On the 26th May 1984, The Queens Guide Award was presented to Lorna Sherwood and Davina Turner by Mrs Eileen Bunyan (formerly Manuel), District Commissioner of Ash District, who in 1950 was the first Normandy Guide to receive the Queens Guide Award.

However, Normandy Brownies merged with the 4th Stoughton Brownies (since they had not had a permanent leader for a few months), and the newly merged unit meets in Wood Street Village and is thriving and is attended by a number of girls from Normandy.

Top of Page

Normandy Brownie Guides

A Brownie pack, sometimes called Brownie guides, was formed in 1932 possibly as part of the West Surrey, Woking Division, Brookwood District. The records of the Guildford Rural Division, Ash District, indicate that Ellen Garman was appointed Brown Owl of the Normandy Pack on 24 July 1933, continuing as Mrs Ellen Passingham until November 1937 when Miss J Wilson was appointed as Assistant Brown Owl and then Brown Owl in 1938. Doris Baker who retired in May 1945, took over from her in 1943. Betty Tapply, who became Tawny Owl in 1945 and Brown Owl the following year, became the driving force of the pack and remained in the post until her retirement in 1965. In later years, some former Brownies returned to Betty with their offspring for enrolment.

The 1st Normandy Brownie Guides
The 1st Normandy Brownie Guides
The Brownies are pictured during their first Pack Holiday at Littleton Youth House in August 1968. The Brownies were under the Leadership of their Guider, Doris Page (back row 4th from left) who was assisted by Miss J Cooper, Wood Street Guider, Mrs H Sinden and Mrs F Allin, Park Barn Guider. Brownies Pamela and Sally Kirtley are sitting in front of Doris Page, Debbie Chattaway is kneeling to their right, Jane Baunsey is kneeling to the left of Doris. Brownie Sarah Turner is standing receiving tuition and Jeanette is kneeling in front of her. Brownie Vivien Van 't Riet is kneeling far right with Pat Boumphrey reclining in front of her.

Brownies worked for their achievement badges in the same manner as did the scouts, cubs and guides. Thanks to the patience and help of parents they gained skills in cookery, art, writing, gardening, entertaining, swimming and first aid, to name but a few, and all put to good use at camp. They were too young to be allowed to camp under canvas but nevertheless enjoyed their "pack holidays" at various village halls and, of course, Wanborough Youth House at nearby Flexford. Their pack meetings all ended with singing and playing games thus ensuring happy faces at the end of the day.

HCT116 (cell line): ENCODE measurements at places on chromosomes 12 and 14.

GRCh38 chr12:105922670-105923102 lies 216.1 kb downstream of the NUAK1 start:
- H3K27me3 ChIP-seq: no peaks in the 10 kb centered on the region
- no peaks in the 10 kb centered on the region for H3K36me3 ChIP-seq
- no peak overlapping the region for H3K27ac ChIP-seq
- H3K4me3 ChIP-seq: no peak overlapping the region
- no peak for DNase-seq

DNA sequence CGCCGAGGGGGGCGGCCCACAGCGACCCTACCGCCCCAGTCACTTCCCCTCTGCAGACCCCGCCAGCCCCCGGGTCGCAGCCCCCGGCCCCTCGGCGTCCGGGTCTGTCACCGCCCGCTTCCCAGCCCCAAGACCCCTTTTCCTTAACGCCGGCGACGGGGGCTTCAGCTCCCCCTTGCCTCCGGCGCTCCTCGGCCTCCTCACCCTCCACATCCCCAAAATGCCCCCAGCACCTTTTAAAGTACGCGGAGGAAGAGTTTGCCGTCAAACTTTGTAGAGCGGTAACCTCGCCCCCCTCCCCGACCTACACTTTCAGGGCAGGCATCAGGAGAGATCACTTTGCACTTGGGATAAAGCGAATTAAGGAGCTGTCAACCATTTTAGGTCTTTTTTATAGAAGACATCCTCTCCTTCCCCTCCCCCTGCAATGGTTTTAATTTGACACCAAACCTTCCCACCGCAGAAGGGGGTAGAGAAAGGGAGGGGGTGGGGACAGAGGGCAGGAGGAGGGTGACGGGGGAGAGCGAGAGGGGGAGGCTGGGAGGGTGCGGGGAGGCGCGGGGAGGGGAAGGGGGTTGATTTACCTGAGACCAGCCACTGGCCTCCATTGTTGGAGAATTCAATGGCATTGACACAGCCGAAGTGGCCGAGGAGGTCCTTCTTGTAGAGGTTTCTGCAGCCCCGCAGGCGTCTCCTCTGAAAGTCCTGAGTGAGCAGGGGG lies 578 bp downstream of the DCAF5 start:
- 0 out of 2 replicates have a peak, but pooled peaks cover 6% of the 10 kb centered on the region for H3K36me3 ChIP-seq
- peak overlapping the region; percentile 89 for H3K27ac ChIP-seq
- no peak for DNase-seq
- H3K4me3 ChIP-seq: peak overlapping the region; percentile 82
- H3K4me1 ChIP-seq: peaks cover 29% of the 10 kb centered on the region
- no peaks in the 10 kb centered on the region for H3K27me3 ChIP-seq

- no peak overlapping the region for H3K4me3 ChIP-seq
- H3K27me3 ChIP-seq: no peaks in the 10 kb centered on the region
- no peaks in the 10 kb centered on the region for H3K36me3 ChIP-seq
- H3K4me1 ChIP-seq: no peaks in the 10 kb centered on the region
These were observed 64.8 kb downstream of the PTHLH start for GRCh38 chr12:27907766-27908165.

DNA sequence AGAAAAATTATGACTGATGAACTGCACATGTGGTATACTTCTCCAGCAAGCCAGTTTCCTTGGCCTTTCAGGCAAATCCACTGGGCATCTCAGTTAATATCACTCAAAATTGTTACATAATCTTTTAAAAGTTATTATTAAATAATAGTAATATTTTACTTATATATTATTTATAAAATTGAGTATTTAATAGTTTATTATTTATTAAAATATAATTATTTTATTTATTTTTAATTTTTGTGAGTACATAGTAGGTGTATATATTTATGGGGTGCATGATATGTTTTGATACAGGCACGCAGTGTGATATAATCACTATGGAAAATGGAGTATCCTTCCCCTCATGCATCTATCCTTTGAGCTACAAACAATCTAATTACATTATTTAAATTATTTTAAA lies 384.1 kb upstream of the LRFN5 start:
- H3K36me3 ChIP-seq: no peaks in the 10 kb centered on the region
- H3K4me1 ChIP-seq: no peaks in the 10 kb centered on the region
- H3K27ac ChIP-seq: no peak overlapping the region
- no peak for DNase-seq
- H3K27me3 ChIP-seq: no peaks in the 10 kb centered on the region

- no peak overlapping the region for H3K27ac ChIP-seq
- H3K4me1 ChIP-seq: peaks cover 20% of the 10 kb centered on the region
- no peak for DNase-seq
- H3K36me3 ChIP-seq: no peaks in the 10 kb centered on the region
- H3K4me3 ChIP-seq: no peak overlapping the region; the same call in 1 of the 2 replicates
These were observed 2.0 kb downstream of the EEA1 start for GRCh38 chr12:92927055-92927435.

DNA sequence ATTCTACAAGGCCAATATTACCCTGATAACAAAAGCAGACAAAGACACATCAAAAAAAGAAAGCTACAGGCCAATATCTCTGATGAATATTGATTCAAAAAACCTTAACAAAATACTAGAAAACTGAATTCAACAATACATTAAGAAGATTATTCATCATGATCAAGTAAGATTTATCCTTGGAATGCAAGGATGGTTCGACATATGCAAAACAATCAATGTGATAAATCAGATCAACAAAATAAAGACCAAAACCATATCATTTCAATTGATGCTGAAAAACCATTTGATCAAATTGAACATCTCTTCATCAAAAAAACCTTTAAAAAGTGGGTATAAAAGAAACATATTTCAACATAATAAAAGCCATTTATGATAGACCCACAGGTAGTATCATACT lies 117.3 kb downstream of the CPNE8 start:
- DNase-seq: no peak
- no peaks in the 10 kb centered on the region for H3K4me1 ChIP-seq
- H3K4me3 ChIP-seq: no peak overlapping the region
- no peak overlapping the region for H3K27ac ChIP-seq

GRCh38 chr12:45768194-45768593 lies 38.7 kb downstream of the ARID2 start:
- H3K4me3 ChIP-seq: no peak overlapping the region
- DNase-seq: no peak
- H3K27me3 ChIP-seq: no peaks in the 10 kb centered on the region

In 1965 the Brownies were thriving and meeting weekly in the church room with Doris Page as Brown Owl assisted by Louise Rigby as Tawny Owl followed by Evelyn Bush. In March 1970, they were proud to welcome Lady Baden-Powell, grand daughter-in-law of Lady Olave Baden-Powell to their "thinking day" at St Mark's church room. Guests were entertained by poetry readings and tea was served by six Brownies each anxious to obtain a hostess badge. The pack had a number of successes singing in competitions, attributed without question to the enthusiasm and choral exuberance of Doris, her helpers and parents. Many families will remember Doris and her little group singing carols outside their homes. In 1972, they came second in the National Guide Festival of Song, featured on London Radio, and in 1980 entered and won the Song & Dance Festival arranged by the London and South East Girl Guide Association.

As with the Girl Guides, Mary Dey (former Brown Owl at Normandy and currently Brown Owl at Wood Street Village), writes to tell us that sadly, due to a lack of girls of guide age, the Guide Unit at Normandy was closed in about July 2000. The Brownie Unit was closed in December 2004; again due to a lack of girls of brownie age in the village.

However, Normandy Brownies merged with the 4th Stoughton Brownies (since they had not had a permanent leader for a few months), and the newly merged unit meets in Wood Street Village and is thriving and is attended by a number of girls from Normandy.

Top of Page

Home Page
Back to Index
© Copyright by Normandy Historians All Rights Reserved.